>    to imitate FF8 (see bug 4744) is currently supported by OpenSSL 1.0.0
>    and later.  This enables the following proposal to work:
> Proposed spec changes:
>    I propose that the rules for handling ciphersuites at the server side
>    become the following:
>    If the ciphersuites in the ClientHello contains no ciphers other than
>    the following[*], they indicate that the Tor v1 link protocol is in use.
>    If the advertised ciphersuites in the ClientHello are _exactly_[*]
>    the following, they indicate that the Tor v2+ link protocol is in
>    use, AND that the ClientHello may have unsupported ciphers.  In this
>    case, the server may choose DHE_RSA_WITH_AES_128_CBC_SHA  or
>    DHE_RSA_WITH_AES_256_SHA, but may not choose any other cipher.
>      TLS1_RSA_WITH_AES_256_SHA
>      SSL3_RSA_RC4_128_MD5
>      SSL3_RSA_RC4_128_SHA
>      TLS1_RSA_WITH_AES_128_SHA
>      SSL3_EDH_RSA_DES_192_CBC3_SHA
>      SSL3_EDH_DSS_DES_192_CBC3_SHA
>      SSL3_RSA_DES_192_CBC3_SHA
>   [*] The "extended renegotiation is supported" ciphersuite, 0x00ff, is
>       not counted when checking the list of ciphersuites.
>   Otherwise, the ClientHello has these semantics: The inclusion of any
>   cipher supported by OpenSSL 1.0.0 means that the client supports it,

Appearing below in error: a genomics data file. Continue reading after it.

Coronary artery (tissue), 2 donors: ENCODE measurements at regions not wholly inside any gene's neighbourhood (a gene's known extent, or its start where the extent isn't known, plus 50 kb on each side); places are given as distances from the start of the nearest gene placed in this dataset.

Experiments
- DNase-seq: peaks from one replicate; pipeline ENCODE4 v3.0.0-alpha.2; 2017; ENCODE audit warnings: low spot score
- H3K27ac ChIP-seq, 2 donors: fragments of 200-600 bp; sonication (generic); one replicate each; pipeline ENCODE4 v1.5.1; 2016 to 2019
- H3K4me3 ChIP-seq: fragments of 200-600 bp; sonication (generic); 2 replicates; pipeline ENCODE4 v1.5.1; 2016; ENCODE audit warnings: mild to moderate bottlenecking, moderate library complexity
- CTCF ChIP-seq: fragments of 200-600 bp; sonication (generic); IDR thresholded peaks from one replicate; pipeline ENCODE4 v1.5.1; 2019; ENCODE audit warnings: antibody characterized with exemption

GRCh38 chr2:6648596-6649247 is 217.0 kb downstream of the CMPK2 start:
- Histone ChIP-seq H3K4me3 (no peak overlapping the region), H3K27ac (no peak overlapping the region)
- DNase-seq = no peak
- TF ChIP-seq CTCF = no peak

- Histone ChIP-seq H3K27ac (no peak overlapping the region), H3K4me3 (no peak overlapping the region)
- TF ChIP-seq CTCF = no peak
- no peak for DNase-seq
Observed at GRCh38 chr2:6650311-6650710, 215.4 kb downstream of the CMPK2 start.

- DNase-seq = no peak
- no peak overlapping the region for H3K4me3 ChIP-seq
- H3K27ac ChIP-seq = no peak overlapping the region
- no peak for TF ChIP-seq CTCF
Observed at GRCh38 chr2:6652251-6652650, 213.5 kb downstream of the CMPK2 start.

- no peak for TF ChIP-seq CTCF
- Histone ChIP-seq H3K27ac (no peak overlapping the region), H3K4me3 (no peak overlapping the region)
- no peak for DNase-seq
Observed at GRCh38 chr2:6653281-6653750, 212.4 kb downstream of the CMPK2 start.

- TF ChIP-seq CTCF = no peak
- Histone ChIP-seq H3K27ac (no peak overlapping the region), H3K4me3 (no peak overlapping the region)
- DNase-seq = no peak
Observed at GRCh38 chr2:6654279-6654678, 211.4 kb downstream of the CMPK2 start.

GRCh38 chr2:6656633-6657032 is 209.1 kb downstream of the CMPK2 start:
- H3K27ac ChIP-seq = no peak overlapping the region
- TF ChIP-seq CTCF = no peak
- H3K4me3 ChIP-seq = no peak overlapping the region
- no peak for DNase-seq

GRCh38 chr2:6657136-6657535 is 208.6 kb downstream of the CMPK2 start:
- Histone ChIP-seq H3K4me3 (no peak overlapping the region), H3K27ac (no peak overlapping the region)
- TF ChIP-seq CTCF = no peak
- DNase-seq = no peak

>   with the exception of
>   which is never supported. Clients MUST advertise support for at least one
> of

I'm no longer comfortable with 128-bit symmetric keys.  An attacker
with many messages encrypted with a 128-bit symmetric cipher can
attempt a brute-force search on many messages at once, and is likely
to succeed in finding keys for some messages.  (See
http://cr.yp.to/papers.html#bruteforce .)

>   The server MUST choose a ciphersuite with ephemeral keys for forward
>   secrecy; MUST NOT choose a weak or null ciphersuite; and SHOULD NOT
>   choose any cipher other than AES or 3DES.
> Discussion and consequences:
>   Currently, OpenSSL 1.0.0 (in its default configuration) supports every
>   cipher that we would need in order to give the same list as Firefox
>   versions 8 through 11 give in their default configuration, with the
>   exception of the FIPS ciphersuite above.  Therefore, we will be able
>   to fake the new ciphersuite list correctly in all of our bundles that
>   include OpenSSL, and on every version of Unix that keeps up-to-date.
>   However, versions of Tor compiled to use older versions of OpenSSL, or
>   versions of OpenSSL with some ciphersuites disabled, will no
>   longer give the same ciphersuite lists as other versions of Tor.  On
>   these platforms, Tor clients will no longer impersonate Firefox.
>   Users who need to do so will have to download one of our bundles, or
>   use a (non-system) OpenSSL.


>   The proposed spec change above tries to future-proof ourselves by not